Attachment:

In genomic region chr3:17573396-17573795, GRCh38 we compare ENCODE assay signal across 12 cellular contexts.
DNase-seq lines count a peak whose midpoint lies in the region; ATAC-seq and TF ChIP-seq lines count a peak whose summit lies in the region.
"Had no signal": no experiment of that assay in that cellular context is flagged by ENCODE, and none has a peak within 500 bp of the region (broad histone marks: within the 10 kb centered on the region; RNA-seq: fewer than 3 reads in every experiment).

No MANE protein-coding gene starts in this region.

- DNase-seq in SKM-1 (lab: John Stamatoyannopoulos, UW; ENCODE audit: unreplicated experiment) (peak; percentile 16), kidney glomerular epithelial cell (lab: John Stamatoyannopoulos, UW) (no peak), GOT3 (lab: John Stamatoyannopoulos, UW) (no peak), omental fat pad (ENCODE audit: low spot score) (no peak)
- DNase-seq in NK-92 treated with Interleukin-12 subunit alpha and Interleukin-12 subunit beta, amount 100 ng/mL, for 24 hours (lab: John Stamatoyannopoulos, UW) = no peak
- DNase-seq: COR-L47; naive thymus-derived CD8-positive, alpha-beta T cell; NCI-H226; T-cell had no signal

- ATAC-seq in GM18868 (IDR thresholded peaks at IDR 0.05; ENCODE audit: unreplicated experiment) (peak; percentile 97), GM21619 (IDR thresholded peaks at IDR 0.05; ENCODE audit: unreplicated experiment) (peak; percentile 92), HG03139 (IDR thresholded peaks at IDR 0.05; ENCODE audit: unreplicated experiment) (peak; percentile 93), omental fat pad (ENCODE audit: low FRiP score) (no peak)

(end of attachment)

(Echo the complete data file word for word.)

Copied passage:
In genomic region chr3:17573396-17573795, GRCh38 we compare ENCODE assay signal across 12 cellular contexts.
DNase-seq lines count a peak whose midpoint lies in the region; ATAC-seq and TF ChIP-seq lines count a peak whose summit lies in the region.
"Had no signal": no experiment of that assay in that cellular context is flagged by ENCODE, and none has a peak within 500 bp of the region (broad histone marks: within the 10 kb centered on the region; RNA-seq: fewer than 3 reads in every experiment).

No MANE protein-coding gene starts in this region.

- DNase-seq in SKM-1 (lab: John Stamatoyannopoulos, UW; ENCODE audit: unreplicated experiment) (peak; percentile 16), kidney glomerular epithelial cell (lab: John Stamatoyannopoulos, UW) (no peak), GOT3 (lab: John Stamatoyannopoulos, UW) (no peak), omental fat pad (ENCODE audit: low spot score) (no peak)
- DNase-seq in NK-92 treated with Interleukin-12 subunit alpha and Interleukin-12 subunit beta, amount 100 ng/mL, for 24 hours (lab: John Stamatoyannopoulos, UW) = no peak
- DNase-seq: COR-L47; naive thymus-derived CD8-positive, alpha-beta T cell; NCI-H226; T-cell had no signal

- ATAC-seq in GM18868 (IDR thresholded peaks at IDR 0.05; ENCODE audit: unreplicated experiment) (peak; percentile 97), GM21619 (IDR thresholded peaks at IDR 0.05; ENCODE audit: unreplicated experiment) (peak; percentile 92), HG03139 (IDR thresholded peaks at IDR 0.05; ENCODE audit: unreplicated experiment) (peak; percentile 93), omental fat pad (ENCODE audit: low FRiP score) (no peak)